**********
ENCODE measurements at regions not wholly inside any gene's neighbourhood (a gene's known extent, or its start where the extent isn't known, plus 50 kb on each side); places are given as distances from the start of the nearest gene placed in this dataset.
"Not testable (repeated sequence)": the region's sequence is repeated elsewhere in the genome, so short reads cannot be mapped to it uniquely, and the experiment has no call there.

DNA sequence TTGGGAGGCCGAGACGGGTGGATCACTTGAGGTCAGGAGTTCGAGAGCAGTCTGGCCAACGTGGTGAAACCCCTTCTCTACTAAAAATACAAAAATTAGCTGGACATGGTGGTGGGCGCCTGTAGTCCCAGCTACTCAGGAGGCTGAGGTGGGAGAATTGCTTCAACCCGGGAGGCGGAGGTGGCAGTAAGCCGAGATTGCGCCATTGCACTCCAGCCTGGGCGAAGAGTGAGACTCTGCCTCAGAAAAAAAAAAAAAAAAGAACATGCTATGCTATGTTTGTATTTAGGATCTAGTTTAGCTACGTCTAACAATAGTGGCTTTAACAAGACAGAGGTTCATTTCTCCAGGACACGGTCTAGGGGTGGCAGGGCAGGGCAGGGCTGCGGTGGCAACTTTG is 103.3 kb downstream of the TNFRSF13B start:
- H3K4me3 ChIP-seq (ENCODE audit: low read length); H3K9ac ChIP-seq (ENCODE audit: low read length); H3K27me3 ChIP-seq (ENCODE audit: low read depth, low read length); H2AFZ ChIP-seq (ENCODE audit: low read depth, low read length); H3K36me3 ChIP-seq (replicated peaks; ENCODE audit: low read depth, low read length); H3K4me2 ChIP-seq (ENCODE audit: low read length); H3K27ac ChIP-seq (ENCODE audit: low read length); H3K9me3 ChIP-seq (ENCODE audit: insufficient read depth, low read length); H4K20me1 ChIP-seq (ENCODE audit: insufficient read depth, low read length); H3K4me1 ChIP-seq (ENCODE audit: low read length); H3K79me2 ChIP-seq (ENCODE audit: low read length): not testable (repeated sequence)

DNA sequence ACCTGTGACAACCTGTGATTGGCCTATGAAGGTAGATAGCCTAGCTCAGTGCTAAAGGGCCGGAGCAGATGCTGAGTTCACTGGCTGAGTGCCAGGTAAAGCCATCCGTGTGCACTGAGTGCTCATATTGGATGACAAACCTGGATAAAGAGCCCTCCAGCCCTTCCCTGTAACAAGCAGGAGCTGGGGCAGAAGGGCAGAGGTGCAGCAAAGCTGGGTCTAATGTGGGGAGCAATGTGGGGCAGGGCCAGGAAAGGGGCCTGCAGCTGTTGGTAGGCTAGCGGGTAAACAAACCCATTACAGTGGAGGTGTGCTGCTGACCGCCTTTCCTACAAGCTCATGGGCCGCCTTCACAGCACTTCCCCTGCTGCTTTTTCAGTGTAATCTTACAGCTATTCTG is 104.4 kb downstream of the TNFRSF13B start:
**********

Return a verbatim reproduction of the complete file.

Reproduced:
ENCODE measurements at regions not wholly inside any gene's neighbourhood (a gene's known extent, or its start where the extent isn't known, plus 50 kb on each side); places are given as distances from the start of the nearest gene placed in this dataset.
"Not testable (repeated sequence)": the region's sequence is repeated elsewhere in the genome, so short reads cannot be mapped to it uniquely, and the experiment has no call there.

DNA sequence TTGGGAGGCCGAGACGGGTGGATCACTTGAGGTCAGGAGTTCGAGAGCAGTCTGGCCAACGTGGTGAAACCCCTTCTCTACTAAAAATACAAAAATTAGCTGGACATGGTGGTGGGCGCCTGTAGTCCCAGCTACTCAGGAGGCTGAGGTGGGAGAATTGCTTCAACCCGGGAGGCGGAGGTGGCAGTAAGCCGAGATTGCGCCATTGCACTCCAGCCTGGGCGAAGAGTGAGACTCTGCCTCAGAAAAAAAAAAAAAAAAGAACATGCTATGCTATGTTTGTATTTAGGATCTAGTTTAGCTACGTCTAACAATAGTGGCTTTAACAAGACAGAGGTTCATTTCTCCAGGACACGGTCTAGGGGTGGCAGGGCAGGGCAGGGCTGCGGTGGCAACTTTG is 103.3 kb downstream of the TNFRSF13B start:
- H3K4me3 ChIP-seq (ENCODE audit: low read length); H3K9ac ChIP-seq (ENCODE audit: low read length); H3K27me3 ChIP-seq (ENCODE audit: low read depth, low read length); H2AFZ ChIP-seq (ENCODE audit: low read depth, low read length); H3K36me3 ChIP-seq (replicated peaks; ENCODE audit: low read depth, low read length); H3K4me2 ChIP-seq (ENCODE audit: low read length); H3K27ac ChIP-seq (ENCODE audit: low read length); H3K9me3 ChIP-seq (ENCODE audit: insufficient read depth, low read length); H4K20me1 ChIP-seq (ENCODE audit: insufficient read depth, low read length); H3K4me1 ChIP-seq (ENCODE audit: low read length); H3K79me2 ChIP-seq (ENCODE audit: low read length): not testable (repeated sequence)

DNA sequence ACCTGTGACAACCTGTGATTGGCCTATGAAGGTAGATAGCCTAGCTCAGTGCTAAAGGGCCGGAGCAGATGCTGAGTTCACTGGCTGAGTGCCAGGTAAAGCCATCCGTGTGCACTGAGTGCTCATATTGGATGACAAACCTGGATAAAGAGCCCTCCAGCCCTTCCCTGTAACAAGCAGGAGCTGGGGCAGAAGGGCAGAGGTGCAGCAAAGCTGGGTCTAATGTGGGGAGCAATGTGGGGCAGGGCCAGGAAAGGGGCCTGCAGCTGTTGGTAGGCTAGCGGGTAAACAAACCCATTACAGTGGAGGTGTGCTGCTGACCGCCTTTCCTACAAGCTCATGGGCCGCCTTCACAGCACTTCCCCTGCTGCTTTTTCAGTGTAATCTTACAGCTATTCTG is 104.4 kb downstream of the TNFRSF13B start: